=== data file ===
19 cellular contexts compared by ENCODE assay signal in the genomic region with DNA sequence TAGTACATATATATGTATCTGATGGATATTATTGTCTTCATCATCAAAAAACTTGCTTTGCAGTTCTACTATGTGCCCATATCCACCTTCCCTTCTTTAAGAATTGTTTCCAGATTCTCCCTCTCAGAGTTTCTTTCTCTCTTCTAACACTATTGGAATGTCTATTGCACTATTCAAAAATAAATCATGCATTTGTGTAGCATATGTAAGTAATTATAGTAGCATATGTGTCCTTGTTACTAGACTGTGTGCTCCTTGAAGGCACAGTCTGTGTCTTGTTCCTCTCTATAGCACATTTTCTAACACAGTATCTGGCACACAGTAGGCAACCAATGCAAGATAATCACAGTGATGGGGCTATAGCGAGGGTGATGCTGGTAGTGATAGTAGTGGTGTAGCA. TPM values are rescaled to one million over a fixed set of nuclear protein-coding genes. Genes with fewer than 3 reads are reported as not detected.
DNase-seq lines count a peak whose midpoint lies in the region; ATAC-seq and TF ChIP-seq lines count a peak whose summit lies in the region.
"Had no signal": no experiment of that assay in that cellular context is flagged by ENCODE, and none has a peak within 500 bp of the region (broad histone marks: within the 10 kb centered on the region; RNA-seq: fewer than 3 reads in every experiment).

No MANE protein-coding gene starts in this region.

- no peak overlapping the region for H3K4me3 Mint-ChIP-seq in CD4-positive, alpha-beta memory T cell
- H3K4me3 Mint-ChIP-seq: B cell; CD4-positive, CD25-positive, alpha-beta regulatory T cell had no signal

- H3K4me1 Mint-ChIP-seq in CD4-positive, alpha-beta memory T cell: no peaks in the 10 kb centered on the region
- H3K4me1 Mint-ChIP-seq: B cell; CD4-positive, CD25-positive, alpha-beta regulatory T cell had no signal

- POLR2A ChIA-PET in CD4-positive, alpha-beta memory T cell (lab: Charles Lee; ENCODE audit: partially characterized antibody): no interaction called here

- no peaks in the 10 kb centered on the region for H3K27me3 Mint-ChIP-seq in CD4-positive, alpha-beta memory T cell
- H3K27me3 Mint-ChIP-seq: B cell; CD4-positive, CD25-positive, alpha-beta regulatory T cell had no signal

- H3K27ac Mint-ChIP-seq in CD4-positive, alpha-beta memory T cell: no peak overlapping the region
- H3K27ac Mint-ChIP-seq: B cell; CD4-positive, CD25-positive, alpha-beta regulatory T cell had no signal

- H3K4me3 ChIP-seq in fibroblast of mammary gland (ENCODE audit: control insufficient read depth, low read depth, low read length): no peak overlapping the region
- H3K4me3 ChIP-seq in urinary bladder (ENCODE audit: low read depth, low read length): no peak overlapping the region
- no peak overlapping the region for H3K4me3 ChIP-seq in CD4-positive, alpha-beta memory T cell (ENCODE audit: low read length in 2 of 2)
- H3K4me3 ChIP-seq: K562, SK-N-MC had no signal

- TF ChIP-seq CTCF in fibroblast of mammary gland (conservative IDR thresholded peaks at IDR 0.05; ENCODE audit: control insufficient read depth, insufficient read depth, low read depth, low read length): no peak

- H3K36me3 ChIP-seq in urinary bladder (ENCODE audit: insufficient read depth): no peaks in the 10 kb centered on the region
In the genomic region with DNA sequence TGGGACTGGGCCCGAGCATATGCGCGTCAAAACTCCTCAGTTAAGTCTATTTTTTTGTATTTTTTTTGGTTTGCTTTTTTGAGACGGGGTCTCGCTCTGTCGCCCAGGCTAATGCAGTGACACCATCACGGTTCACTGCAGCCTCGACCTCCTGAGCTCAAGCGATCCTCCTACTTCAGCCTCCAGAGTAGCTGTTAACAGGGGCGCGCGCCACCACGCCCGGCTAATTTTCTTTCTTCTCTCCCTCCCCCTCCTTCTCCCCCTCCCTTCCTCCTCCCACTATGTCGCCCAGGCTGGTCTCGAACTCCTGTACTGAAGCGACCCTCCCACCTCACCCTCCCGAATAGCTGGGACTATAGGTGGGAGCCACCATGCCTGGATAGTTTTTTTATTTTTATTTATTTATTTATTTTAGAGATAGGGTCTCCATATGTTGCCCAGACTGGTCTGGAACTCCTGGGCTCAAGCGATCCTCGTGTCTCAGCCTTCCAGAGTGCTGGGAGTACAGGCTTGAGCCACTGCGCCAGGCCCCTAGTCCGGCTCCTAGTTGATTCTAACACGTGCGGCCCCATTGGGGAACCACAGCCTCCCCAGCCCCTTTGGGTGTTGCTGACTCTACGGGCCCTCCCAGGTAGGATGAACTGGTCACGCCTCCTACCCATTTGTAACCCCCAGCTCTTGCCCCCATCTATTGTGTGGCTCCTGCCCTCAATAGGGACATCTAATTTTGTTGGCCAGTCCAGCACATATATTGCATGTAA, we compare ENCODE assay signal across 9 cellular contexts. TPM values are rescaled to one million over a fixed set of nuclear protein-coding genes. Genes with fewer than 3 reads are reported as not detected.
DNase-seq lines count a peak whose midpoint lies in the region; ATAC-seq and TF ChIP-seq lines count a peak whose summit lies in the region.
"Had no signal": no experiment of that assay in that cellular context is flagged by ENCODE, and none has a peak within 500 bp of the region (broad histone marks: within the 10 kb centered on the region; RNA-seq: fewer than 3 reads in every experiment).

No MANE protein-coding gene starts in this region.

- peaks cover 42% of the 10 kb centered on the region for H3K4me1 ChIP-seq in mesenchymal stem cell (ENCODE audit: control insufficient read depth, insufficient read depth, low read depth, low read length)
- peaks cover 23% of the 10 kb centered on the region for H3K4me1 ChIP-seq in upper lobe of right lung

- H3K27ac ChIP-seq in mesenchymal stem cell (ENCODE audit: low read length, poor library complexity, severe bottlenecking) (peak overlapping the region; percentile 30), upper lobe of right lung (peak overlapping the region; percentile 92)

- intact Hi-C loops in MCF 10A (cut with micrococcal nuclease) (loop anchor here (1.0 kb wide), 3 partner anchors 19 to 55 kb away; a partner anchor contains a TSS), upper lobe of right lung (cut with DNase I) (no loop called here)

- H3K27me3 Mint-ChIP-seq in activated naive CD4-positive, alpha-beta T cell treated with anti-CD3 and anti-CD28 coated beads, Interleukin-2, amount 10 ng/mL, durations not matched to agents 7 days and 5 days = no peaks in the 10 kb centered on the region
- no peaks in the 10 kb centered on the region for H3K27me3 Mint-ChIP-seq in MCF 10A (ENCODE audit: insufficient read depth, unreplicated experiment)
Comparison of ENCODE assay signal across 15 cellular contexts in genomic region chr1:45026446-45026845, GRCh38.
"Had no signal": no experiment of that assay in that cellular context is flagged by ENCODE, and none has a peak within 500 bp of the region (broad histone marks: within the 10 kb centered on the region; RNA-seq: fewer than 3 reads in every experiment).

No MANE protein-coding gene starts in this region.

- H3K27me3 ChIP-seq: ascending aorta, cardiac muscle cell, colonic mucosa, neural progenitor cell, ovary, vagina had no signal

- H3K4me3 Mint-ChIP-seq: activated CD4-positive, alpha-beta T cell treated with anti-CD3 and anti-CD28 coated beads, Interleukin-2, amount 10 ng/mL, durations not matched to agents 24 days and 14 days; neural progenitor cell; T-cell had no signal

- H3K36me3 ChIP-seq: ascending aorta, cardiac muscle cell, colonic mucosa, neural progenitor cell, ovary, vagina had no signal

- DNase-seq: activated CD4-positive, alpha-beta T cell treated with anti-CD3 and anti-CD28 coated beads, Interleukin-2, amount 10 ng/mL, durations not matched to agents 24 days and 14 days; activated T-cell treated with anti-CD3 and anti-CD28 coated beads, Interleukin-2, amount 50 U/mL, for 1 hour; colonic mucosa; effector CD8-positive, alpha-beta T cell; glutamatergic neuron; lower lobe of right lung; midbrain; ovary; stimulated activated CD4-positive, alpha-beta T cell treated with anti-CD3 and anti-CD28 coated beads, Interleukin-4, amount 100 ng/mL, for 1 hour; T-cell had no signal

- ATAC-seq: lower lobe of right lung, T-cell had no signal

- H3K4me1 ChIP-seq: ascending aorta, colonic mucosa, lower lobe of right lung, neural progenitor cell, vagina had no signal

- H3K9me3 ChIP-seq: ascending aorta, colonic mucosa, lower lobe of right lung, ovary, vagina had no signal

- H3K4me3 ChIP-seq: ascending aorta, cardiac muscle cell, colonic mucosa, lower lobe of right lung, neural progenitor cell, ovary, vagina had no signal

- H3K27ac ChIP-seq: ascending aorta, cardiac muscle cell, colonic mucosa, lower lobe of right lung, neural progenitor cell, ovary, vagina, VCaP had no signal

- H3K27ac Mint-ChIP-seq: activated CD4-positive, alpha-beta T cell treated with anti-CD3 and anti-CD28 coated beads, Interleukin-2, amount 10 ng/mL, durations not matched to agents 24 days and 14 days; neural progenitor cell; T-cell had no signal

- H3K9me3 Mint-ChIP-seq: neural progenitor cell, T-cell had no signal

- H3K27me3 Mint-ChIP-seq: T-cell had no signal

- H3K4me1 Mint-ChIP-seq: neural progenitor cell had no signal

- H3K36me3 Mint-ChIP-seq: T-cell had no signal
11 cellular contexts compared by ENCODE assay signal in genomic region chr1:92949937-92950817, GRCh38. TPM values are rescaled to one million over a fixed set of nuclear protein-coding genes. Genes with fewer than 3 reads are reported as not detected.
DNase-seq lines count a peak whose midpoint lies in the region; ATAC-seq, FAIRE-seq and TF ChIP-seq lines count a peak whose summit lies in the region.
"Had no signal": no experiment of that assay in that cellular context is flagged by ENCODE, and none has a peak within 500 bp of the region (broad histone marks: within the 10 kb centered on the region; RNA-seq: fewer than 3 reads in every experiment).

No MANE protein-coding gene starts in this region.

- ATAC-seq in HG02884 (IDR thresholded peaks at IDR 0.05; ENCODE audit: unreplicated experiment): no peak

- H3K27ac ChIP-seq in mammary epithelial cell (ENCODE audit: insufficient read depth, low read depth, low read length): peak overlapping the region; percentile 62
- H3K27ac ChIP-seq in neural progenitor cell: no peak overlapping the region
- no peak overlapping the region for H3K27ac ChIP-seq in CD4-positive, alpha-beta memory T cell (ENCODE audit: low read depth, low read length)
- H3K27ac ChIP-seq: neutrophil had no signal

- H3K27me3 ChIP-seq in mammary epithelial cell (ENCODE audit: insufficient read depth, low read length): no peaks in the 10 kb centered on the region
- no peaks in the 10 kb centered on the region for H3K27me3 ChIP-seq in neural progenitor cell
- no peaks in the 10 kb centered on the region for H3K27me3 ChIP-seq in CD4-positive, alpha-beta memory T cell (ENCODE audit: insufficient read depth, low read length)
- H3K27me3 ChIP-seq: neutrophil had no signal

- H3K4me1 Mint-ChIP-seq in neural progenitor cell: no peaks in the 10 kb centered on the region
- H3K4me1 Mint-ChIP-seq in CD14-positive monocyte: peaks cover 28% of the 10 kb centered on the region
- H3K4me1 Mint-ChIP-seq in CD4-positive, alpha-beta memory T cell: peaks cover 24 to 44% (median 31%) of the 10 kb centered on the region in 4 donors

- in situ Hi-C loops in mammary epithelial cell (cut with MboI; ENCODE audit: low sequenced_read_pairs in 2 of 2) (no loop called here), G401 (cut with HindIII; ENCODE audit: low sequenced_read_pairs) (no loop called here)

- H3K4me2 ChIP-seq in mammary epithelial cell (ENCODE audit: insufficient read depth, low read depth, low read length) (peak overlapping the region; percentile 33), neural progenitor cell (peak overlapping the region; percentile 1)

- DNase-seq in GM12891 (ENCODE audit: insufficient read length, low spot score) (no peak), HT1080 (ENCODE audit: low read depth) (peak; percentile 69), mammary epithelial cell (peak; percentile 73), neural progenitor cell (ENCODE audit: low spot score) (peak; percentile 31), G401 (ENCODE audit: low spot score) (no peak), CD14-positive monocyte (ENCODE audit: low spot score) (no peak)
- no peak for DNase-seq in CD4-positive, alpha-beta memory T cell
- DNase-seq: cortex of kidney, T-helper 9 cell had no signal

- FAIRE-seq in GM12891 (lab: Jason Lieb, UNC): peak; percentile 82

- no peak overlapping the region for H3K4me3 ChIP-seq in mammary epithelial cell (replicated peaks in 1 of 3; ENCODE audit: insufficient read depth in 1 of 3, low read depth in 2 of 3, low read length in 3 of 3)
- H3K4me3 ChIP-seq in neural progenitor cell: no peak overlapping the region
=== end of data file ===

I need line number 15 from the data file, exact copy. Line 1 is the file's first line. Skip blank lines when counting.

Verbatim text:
- H3K4me3 ChIP-seq in urinary bladder (ENCODE audit: low read depth, low read length): no peak overlapping the region